Everything Everywhere All at Once

“The moment you realize you are not present, you are present. Whenever you are able to observe your mind, you are no longer trapped in it. Another factor has come in, something that is not of the mind: the witnessing presence.”

            -Eckhart Tolle, The Power of Now

As if (Being) John Malkovich warped through The Matrix to Kill Bill, Everything Everywhere All at Once is an extraordinary punch to the gut of all the cinematic banalities of the 21st century. We’ve been looking for a groundbreaker like this since the last “parting of the sensory”* in 1999 when movies placed cerebral stimulation above surface level entertainment. 

Yes, the plot may be too unconventional for some: A Chinese immigrant laundromat owner in a dysfunctional family inadvertently gets thrown into a fantastical multiverse full of second chances that result in a “butterfly effect” of a life of the upmost potential. However, for those who yawned through most of the Oscar nominees, this is a welcomed slap to the face (too soon?).

Like an RPG video game character, our heroine, Evelyn Wang (ferociously played by Michelle Yeoh), gets to look at herself in the mirror, battle her metaphorical demons, reform, and wash and repeat in hopes to not run out of lives and [Game Over]. One can’t help but think of Scott Pilgrim vs. The World or even the overlooked German hit of ’98, Run Lola Run

***1/2 out of ***** (in need of a diminuendo or tacet to reflect amidst the noise)

At times, I wished the movie tapped its powers for more emotional catharsis and Power of Now philosophy than the redundant Tarantino-esque ultraviolence. There are loopholes and confusing inspirations behind the scheme, but at least there is a perverse sense of humor on top — the kind of effed up humor that was needed in similar time-morph films like Inception and Looper.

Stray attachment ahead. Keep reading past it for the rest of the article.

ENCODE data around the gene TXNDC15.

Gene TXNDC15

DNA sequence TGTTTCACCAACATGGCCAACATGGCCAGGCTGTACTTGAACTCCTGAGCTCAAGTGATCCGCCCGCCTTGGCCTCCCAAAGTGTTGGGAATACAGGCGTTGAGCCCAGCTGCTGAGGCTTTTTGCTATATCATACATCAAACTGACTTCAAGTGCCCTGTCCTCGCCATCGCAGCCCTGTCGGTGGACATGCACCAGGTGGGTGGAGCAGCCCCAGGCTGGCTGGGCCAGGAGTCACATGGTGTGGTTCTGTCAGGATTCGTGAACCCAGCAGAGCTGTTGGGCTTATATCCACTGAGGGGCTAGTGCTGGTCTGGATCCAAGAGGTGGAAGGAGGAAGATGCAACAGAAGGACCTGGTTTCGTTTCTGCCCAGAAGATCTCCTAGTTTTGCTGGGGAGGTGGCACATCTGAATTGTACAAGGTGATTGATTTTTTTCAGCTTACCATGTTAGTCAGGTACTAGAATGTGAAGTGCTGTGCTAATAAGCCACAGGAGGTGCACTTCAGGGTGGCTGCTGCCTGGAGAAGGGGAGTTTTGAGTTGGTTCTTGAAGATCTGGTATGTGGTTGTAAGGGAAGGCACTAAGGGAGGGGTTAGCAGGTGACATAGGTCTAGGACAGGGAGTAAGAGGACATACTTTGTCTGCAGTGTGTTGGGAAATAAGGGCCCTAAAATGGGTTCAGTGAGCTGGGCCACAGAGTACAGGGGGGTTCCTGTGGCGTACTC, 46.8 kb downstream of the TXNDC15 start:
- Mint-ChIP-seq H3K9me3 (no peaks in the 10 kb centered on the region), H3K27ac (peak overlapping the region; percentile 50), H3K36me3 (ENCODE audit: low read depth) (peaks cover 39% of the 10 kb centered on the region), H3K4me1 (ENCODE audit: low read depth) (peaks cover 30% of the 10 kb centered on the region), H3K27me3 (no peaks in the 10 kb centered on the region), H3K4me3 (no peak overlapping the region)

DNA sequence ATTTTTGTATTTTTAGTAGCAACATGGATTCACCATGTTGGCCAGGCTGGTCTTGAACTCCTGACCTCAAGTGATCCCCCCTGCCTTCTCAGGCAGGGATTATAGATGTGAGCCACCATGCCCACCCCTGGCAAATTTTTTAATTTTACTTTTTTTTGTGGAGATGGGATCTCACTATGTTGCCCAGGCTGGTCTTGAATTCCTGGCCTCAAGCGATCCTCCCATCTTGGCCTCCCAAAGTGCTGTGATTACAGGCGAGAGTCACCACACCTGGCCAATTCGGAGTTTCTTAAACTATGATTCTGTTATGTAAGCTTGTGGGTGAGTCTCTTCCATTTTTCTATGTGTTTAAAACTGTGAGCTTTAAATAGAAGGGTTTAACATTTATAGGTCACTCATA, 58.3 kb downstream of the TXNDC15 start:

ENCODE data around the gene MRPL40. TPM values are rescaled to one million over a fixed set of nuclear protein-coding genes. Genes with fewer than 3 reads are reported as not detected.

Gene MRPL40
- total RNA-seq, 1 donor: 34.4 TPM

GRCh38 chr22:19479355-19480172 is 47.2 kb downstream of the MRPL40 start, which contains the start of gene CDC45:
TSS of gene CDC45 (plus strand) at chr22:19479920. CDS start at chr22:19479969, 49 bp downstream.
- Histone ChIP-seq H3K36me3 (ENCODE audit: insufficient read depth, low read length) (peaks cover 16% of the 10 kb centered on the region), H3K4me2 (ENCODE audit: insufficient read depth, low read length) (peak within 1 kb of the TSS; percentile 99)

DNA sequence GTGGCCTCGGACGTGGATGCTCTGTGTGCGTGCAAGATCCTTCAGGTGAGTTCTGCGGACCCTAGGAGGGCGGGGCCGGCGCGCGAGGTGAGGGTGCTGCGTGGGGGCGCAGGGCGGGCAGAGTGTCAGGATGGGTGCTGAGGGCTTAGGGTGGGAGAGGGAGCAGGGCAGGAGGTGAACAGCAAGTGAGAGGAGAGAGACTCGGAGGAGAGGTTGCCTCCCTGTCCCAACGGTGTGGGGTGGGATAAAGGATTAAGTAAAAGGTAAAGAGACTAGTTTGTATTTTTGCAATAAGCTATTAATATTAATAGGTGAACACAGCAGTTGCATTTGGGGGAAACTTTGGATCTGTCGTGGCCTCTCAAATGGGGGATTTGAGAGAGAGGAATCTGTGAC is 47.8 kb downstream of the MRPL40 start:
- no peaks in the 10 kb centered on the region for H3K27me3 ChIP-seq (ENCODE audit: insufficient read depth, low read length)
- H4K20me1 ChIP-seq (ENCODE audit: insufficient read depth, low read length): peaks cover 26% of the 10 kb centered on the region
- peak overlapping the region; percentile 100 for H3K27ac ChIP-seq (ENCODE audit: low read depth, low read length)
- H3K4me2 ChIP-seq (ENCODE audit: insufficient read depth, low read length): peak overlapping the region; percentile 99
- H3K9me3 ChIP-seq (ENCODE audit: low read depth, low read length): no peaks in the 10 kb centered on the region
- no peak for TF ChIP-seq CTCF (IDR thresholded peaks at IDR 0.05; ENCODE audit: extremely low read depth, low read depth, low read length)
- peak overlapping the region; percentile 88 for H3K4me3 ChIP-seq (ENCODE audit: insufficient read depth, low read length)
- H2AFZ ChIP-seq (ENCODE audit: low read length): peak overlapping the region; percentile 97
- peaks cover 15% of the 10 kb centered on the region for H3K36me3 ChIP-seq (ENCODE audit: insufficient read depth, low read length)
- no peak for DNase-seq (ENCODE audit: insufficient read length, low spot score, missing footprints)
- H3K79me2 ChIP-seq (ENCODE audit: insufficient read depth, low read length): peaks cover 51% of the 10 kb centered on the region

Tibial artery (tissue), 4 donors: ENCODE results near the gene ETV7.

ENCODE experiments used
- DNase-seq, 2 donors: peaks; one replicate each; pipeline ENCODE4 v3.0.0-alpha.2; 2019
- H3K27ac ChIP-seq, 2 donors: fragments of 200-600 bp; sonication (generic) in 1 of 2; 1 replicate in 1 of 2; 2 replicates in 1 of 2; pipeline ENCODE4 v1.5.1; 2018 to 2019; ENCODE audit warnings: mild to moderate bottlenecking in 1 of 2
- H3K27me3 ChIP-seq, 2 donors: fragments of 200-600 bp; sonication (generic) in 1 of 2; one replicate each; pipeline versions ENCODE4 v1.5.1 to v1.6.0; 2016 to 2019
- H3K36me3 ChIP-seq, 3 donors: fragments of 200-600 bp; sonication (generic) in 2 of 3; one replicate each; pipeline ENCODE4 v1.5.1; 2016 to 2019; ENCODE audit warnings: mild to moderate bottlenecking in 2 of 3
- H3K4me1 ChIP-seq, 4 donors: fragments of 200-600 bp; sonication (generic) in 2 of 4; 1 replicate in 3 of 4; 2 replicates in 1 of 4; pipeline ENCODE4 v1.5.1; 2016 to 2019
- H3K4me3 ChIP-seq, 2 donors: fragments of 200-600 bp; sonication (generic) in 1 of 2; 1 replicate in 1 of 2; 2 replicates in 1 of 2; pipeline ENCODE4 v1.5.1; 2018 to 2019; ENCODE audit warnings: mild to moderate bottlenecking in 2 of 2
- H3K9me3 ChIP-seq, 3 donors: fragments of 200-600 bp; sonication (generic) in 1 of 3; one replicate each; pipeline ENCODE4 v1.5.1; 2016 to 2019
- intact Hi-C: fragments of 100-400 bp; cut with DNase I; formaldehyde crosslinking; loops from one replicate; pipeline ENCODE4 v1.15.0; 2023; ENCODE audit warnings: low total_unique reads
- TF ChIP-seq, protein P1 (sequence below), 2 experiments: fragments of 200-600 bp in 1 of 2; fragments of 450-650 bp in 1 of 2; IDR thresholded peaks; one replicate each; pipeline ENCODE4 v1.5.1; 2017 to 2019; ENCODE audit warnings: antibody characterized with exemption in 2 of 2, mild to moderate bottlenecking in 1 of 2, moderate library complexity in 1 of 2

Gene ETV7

And, that’s just it: I can keep comparing other movies to the little miracle of Everything Everywhere All at Once, but this odd duck will continue to stand alone as a multiverse hybrid with heart. Family values are embraced, regrets are reconciled, and there is an acceptance that “all the wrong turns, stumbles and falls brought us here.”** 

It’s an audacious film, not for everyone, and it’s good at that. 

*Modest Mouse
**Ben Folds

14 thoughts on “Everything Everywhere All at Once

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  1. Little miracle…odd duck…multiverse hybrid with heart. I could not agree more with these descriptions. Ironic it hit our theatres about the same time as Doctor Strange, and I know a lot of folks who believe Everything does the multiverse better…certainly with more passion and soul. Recommending Everything…to everyone.

    Liked by 1 person

    1. You are spot on: This is a groundbreaker, and I completely agree that Unbearable missed the mark on something with potential to be just as innovative. Unbearable felt too self-conscious, forcing Nic Cage to force our own cartoonish perception of what his “real life” must be like onto the big screen, and we just get a “buddy movie.” EEAAO breaks barriers on both a technical and narrative level.

      Great to hear from you! I hope all is well across the seas. London is still on my bucket list. We’re expecting another baby in October, so the trip will have to wait…but it’ll happen 🙂 Stay safe and full of movies!


    1. It’s a roller coaster for sure. There’s never a dull moment. It’s definitely going to be a Top Ten of ’22 for most moviegoers. Hope all is well with you. Busy times over here, but the musical production finally ended. End-of-the-year concerts are next. The semester is certainly rolling…

      Liked by 1 person

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